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113 Returning home- expediting discharge information to community services
  1. Harshita Ryali,
  2. Clare Forhaw and
  3. Elizebeth Farrer
  1. Woodlands Hospice


Introduction Effective and efficient co-ordination between healthcare professionals across settings is vital to ensure the continuity and quality of patient care. Particularly in the palliative care population who often have complex and rapidly changing needs. This includes communication of admission information, medication changes, advanced care plans and follow up information. A key method of communication is the discharge letter. Whilst working in Woodlands Hospice, we became aware that there were a notable number of calls including from GP pharmacies, Community Palliative Care Team and GPs to clarify discharge information and I felt there was an opportunity to improve the discharge communication process. This project explored a range of interventions to expedite the flow of discharge information. we focused on the completion and dispatching of letters from the medical team. The aim was to increase the percentage of discharge letters being sent from Woodlands Hospice to community services(GP,CPSCT,etc.), within or at 24 hours of discharge to 100% at 4 months.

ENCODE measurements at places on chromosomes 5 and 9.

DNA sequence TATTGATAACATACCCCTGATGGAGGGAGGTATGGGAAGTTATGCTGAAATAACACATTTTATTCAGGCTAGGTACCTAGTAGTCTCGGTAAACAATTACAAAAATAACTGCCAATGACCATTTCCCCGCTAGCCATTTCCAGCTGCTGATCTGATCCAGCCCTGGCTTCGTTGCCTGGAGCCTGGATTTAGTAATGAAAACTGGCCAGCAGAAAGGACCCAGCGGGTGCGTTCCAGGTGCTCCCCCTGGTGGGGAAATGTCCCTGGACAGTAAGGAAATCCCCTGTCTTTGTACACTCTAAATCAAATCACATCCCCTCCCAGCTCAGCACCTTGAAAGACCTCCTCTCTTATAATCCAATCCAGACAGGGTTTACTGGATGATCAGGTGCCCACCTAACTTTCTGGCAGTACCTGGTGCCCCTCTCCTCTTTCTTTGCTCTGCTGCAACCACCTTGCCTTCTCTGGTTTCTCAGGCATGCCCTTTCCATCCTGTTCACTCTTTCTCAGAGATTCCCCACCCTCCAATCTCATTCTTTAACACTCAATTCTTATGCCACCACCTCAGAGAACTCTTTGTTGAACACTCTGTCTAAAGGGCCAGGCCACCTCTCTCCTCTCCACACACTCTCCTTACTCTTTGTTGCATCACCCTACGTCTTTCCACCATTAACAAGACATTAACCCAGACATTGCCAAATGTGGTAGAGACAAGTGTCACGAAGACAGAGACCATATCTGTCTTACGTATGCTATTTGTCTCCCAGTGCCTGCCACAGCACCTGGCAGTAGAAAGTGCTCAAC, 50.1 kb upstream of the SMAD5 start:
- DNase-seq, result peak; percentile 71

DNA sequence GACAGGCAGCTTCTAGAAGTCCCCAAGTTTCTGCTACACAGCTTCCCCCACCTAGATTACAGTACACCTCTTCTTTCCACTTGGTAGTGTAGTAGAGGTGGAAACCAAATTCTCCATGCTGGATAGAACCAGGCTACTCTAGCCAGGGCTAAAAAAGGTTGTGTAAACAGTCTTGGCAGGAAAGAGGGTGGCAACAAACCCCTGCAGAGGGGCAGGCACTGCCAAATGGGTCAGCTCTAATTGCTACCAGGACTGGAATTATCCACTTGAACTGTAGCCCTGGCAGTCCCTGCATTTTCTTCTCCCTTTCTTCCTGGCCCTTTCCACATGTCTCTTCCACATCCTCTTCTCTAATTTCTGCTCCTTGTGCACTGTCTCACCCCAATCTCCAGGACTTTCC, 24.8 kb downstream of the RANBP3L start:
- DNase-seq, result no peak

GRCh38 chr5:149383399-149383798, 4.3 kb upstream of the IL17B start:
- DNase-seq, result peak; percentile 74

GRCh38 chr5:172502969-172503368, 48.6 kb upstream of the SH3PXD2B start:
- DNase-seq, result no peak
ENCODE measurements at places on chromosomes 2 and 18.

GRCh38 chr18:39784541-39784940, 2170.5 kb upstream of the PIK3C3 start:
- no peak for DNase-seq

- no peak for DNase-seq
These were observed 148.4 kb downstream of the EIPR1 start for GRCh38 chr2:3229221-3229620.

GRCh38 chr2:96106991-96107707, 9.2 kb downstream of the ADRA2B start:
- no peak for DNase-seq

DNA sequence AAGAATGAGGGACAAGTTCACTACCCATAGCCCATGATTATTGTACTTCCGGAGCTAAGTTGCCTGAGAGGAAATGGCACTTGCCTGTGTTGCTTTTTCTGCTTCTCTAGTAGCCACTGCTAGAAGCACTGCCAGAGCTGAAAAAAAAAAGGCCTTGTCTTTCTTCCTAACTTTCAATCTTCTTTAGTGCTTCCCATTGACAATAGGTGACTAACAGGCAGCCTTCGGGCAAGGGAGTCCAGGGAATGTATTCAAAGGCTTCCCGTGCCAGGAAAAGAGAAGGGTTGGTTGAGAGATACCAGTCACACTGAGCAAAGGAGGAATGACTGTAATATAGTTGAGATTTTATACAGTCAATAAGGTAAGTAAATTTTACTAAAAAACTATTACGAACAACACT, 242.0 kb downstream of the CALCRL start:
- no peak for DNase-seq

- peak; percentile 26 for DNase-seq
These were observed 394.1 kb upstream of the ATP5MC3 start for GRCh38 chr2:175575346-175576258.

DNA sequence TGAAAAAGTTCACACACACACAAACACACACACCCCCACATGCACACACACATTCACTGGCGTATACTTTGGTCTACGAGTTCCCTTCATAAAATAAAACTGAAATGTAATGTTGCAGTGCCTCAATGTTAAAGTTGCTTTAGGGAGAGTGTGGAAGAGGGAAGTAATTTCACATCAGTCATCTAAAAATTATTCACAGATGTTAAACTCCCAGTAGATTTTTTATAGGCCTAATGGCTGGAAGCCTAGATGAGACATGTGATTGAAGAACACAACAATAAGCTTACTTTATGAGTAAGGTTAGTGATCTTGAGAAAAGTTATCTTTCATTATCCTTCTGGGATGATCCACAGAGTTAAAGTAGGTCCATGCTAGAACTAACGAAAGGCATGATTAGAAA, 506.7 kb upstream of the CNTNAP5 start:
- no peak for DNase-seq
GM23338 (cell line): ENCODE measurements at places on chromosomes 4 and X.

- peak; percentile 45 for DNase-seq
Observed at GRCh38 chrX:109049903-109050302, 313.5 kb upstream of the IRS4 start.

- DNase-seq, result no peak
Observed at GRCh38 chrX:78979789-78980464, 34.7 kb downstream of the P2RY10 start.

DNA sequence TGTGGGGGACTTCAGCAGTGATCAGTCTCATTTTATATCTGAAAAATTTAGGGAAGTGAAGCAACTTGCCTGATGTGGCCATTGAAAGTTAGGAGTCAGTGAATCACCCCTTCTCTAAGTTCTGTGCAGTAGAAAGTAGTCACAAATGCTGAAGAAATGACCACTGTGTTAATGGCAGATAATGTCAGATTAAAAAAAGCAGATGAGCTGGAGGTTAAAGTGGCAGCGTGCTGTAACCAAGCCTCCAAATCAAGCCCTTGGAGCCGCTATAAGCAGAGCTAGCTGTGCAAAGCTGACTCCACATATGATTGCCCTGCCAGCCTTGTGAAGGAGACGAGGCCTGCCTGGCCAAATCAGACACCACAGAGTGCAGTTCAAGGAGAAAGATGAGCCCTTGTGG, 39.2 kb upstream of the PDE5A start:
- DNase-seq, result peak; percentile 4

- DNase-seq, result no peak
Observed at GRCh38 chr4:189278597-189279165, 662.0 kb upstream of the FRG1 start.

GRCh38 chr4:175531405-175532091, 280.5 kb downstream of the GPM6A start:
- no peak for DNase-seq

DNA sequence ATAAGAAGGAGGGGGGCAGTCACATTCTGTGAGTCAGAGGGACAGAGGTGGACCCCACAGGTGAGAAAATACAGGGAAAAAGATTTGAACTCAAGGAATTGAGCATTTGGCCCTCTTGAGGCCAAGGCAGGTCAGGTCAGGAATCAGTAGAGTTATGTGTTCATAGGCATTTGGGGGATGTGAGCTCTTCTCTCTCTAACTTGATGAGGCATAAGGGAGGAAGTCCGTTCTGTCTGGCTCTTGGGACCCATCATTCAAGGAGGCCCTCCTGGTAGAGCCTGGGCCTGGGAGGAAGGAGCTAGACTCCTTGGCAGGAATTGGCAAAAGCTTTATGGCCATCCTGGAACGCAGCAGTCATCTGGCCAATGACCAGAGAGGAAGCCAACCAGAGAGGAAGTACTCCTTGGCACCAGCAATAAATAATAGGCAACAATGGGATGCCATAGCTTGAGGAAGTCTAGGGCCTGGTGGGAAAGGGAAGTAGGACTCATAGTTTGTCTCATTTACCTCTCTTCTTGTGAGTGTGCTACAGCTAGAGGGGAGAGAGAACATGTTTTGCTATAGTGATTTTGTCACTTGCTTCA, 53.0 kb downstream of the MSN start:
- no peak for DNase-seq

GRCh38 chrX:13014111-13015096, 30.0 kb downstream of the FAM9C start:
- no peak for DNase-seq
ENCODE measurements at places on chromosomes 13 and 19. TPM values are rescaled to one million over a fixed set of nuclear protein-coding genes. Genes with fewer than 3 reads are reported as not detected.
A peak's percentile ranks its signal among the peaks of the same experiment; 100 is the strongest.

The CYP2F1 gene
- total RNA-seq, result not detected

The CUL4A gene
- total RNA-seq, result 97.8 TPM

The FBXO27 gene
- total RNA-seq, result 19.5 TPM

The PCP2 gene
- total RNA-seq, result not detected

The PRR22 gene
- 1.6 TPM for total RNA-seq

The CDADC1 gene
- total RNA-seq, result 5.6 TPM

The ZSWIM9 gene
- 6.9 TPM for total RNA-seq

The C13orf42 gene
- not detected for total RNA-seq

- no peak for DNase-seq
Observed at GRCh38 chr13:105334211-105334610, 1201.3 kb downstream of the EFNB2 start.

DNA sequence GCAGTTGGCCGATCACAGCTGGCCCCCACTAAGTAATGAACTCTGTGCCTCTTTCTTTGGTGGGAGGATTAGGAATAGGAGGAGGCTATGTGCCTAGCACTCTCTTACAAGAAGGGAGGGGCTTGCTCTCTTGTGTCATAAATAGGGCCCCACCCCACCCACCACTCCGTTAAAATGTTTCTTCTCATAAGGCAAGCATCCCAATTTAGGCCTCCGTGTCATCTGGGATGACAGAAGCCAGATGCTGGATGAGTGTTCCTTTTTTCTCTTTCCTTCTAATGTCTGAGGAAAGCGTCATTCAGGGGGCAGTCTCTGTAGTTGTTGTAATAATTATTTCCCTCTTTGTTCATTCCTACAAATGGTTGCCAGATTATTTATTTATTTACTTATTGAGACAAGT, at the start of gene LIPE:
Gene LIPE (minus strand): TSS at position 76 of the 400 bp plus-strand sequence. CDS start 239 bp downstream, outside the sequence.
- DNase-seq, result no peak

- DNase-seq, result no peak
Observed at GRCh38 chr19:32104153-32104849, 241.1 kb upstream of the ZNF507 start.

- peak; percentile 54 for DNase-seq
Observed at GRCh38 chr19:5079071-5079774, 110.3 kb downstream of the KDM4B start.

Methods Data was analysed from 07/06/21–15/10/21. We compared the time frame in days from a patients’ discharge, to the sent date printed on discharge letters. Prior to any intervention, the percentage of letters meeting the target was 47%. We planned to accomplish the aim through 3 interventions; 1. Making a common ‘Discharge Letter Preparation Table’ Template, 2.‘UP-TO-DATE’ Whiteboard, 3. Changing to an electronic system for discharge letters.

Results After the first and second interventions the percentages of discharge letters meeting the target was 28% and 69% respectively. By the end of the 3rd intervention, this had increased to 78%.

Conclusion There has been a significant improvement in the percentage of discharge letters being sent to community teams within or at 24hrs of discharge, hence improving patient continuity of care. These changes are relevant to and could be replicated across clinical settings.

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